Wallace: I resist and even resent the notion that a film with faith-based values has to be placid, soft, un-masculine and un-muscular. As a Christian, I take seriously the Incarnation—that God expressed himself in Jesus, whose life was tangible and physical, as our lives are now. And to have real life in this world we must be prepared to bleed, as he did.

Your films until now are also strongly masculine, mostly about warriors.

Wallace: My films portray ideals, and their heroes—both men and women—display courage and faith and love that isn't limited to masculine or feminine. These characters, by the way, are braver and more loving than I am myself; they are models that inspire me, not expressions of a spiritual level that I've achieved. And yes, the men are powerfully masculine, and strong, deeply convicted men aren't often depicted in films.

Why is that?

Wallace: Our society as a whole is uncomfortable with them. As John Eldredge writes in his magnificent book Wild At Heart, boys are hard-wired to want to be William Wallace, but churches and schools try to turn them into Mr. Rogers. (And in case anybody wonders, I approved of Mr. Rogers; I watched his show regularly with my first son on my lap when he was three years old.)

William Wallace, the Musketeers, Lt. Col. Hal Moore. What do these men all have in common that we can learn from?

Wallace: The fictional Musketeers, and the non-fiction characters William Wallace and Hal Moore, all shared a commitment that gave them identity and shaped their choices. All these men believed in something Higher; we all become what we believe in.

What role do women play in your creative world?

Wallace: As I do with male characters, I try to portray the kind of woman who exudes and inspires love and faith, courage and hope. And as my mother would say, "There would be more gentlemen, if there were more ladies."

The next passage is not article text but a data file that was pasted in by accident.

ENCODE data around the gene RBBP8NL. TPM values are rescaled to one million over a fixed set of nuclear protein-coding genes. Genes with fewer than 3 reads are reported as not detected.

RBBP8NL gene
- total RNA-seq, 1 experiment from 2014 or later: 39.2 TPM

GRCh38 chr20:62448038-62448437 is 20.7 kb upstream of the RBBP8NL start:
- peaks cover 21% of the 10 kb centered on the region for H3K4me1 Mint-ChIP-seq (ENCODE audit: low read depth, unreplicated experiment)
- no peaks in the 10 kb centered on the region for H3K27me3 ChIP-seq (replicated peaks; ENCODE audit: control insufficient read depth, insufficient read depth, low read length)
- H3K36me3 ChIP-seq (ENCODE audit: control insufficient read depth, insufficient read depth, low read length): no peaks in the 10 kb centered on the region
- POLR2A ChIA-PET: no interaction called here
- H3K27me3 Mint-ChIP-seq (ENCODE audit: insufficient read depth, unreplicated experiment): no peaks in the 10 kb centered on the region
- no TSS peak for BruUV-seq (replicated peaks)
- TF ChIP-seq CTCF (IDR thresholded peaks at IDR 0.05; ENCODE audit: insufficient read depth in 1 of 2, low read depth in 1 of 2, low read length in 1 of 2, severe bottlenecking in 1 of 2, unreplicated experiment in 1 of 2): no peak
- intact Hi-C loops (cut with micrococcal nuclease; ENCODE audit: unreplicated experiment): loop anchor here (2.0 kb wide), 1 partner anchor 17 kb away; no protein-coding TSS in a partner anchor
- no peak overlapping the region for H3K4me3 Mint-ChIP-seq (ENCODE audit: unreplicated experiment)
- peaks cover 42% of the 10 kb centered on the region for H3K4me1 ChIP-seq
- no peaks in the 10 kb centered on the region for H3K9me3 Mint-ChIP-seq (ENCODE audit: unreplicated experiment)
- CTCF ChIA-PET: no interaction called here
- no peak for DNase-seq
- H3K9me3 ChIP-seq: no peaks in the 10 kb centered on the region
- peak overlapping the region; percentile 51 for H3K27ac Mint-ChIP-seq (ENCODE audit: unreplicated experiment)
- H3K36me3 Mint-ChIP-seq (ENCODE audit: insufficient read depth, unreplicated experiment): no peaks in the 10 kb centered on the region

What draws you to the heroic?

Wallace: Doesn't everybody love stories about heroes? They grab our attention, they make our hearts pound—but only if we believe them, only if we can identify with them in some way and hope that to some extent we can become more like them.

Tell us how were you influenced by the other films you chose for the festival—A Man for All Seasons and The Good, the Bad and the Ugly.

Wallace: These two films are radically different, of course; I love them for their passion and their exuberance.Neither film was trying to copy another; they were both trying to be true to their own vision.

How do the two films' characters embody heroism for you?

Wallace: Both show men who were willing to embrace exactly who they were.

What do heroic films do to you? How do they change you?

Wallace: I want to walk out of a theater and think, Because of what I just experienced, my life will never be the same. I think everybody wants that.

How does the life of Jesus fit into this kind of hero figure for you?

Wallace: Jesus is the ultimate hero. His message in the face of unspeakable suffering—spiritual, physical and mental—was, "You can try to kill my body, but I will never deny who I am."


© Eric David and Christianity Today International. Click for reprint information.